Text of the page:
Friday, July 21, 2017

Bedtime Story: Swimmy by Leo Lionni

Read for: Children's Book Challenge

Synopsis: "Deep in the sea there lives a happy school of little fish. Their watery world is full of wonders, but there is also danger, and the little fish are afraid to come out of hiding . . . until Swimmy comes along. Swimmy shows his friends how—with ingenuity and team work—they can overcome any danger. With its graceful text and stunning artwork, this Caldecott Honor Book deserves a place on every child’s shelf."

My Review: I know this is pretty popular classic book, so I picked it up for Munchkin. It is a good book, a little tough for a kid who is already afraid of water, but it does have a good message in the end about working together. While I like the art style, some of the font gets lost in the paint and makes it difficult to read, especially at bedtime when the lights are low. Munchkin though did enjoy it, we have had a few nightmares about big fish eating his family, but he has asked to read it repeatedly.

My Rating: Munchkin obviously enjoys it and it is a classic, I just have a hard time reading the words (maybe other editions have bolder or darker font) and the nightmares were a bit of an issue but now we don't read it before bed.  We give it a rating of Three Paws.

Good Night! Sweet Dreams!

Early Reader Review of Storms by Miriam Busch Goin

Read for: Early Reader Challenge

Synopsis: "Storms are SCARY! But it’s cool to understand what’s going on when Mother Nature gets angry. Why does the wind howl? Why does it rain for days? How do rivers overflow? Thunder and lightening, monsoons, hurricanes, tornadoes... the facts and photos in this book will blow you away!"

My Review: Munchkin really enjoys the weather, one of his favorite helper jobs at school is the weather watcher, so of course I had to get him a non-fiction book to read. Unlike so many of the other non-fiction early readers, this one is a great level one (while others are much more advanced). It tells about different times of stormy weather in simple, easy to understand and read words. The pictures are great and the details are interesting and easy to remember. 

My Rating: I always love finding non-fiction books for Munchkin, he is a kid who likes the facts.  This was a great one because it was a lot easier than some of the other non-fictions I have found. The pictures were great and Munchkin is now spouting facts to me.  We give it a rating of Four Paws.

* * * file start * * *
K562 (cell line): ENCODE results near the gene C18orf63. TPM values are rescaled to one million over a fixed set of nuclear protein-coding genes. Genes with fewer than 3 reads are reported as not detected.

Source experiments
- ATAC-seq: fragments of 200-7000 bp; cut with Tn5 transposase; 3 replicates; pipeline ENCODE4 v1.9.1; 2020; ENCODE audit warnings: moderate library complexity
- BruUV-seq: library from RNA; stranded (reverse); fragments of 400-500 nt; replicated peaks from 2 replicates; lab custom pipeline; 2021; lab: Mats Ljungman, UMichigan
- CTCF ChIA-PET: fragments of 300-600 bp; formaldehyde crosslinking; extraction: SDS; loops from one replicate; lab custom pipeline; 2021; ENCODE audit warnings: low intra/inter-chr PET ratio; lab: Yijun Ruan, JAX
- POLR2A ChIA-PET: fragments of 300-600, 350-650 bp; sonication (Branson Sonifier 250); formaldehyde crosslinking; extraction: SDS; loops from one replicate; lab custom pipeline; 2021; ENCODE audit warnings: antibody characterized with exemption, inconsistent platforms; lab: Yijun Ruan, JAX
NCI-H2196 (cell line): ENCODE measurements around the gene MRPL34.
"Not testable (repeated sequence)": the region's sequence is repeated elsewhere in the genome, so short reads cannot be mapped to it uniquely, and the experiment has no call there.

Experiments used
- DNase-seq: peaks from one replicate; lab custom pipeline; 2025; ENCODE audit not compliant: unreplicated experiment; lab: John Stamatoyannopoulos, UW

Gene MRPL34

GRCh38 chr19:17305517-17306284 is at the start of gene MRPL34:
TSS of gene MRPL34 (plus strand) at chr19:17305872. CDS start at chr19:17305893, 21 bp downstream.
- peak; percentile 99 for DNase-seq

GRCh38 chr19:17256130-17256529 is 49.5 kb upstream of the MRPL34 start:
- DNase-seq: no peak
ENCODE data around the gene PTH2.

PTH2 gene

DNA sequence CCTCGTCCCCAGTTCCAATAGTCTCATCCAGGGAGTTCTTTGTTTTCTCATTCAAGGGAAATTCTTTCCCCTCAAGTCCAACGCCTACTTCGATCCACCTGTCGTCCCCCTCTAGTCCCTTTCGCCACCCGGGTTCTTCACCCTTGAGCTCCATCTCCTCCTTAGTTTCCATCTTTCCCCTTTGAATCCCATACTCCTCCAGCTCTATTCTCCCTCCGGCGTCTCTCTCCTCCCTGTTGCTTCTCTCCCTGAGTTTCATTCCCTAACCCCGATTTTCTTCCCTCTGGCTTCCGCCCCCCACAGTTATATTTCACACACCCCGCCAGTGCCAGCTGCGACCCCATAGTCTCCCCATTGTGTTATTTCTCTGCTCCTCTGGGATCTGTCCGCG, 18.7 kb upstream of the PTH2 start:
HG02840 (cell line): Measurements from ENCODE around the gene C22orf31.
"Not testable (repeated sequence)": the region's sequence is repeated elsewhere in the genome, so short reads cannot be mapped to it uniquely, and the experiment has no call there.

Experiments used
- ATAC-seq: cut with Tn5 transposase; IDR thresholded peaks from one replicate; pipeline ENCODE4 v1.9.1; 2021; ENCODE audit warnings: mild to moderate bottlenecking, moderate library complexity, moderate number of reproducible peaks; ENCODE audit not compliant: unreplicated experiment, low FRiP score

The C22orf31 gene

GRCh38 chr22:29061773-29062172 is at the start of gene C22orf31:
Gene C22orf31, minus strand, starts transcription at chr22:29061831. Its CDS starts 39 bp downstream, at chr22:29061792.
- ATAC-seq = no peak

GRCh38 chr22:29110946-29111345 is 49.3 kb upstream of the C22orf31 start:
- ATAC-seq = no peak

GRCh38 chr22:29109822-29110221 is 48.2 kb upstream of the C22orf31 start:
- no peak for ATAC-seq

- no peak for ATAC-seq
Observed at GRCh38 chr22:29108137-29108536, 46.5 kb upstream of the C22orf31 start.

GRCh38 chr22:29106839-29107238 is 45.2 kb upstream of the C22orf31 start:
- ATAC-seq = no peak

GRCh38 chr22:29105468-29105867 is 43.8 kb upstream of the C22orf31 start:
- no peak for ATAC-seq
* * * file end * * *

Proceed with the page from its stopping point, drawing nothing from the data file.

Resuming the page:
Wednesday, July 19, 2017

Top 5 Wednesday - Books not set/inspired by the Western World

Top 5 Wednesday is a group on Goodreads hosted by Sam from Thoughts on Tome on Youtube.

"--I know this is a long title, but I couldn't figure out how else to word it and still get the point across. Talk about books that are set outside of the Western World (so outside of North America and Western Europe) or if they are SFF, books that aren't inspired by those places (so no medieval setting fantasy!)" - Quote from the Goodreads Group because I couldn't really state it any better.   I thought I would either skip this subject or have to dig really deep in my archives to find suitable books.  Turns out I have read at least five books in the last year alone and had several once I looked in my past reviews.  So here are my top five books inspired and set in the Eastern World . . .

This was a beautiful and heart wrenching middle grade book.

If you are looking for a book that packs a punch, try this one, it is slow to build but so worth the time.

Fantasy novels can have a basis in non Western world cultures too, The Reader is one of my top books this year!

While maybe not 100% historically accurate it was still an enjoyable historical romance.

And I really couldn't leave this list without mentioning the Grisha Trilogy (now known as Shadow and Bone Trilogy).  I just finished this fantasy series with a basis in Russia and it was fantastic!

There are certainly many more that I am not mentioning too but there are my top recommendations.  I still have so many on my TBR too, including The SpeakerSamurai RisingFlame in the MistThe Tiger Queens, and many more.  What are your favorites? I can always do with more recommendations!

Tuesday, July 18, 2017

Review of Finding Wonders: Three Girls Who Changed Science by Jeannine Atkins

Read For: Recent Purchase

Synopsis: "A novel in verse about three girls in three different time periods who grew up to become groundbreaking scientists.

Maria Merian was sure that caterpillars were not wicked things born from mud, as most people of her time believed. Through careful observation she discovered the truth about metamorphosis and documented her findings in gorgeous paintings of the life cycles of insects.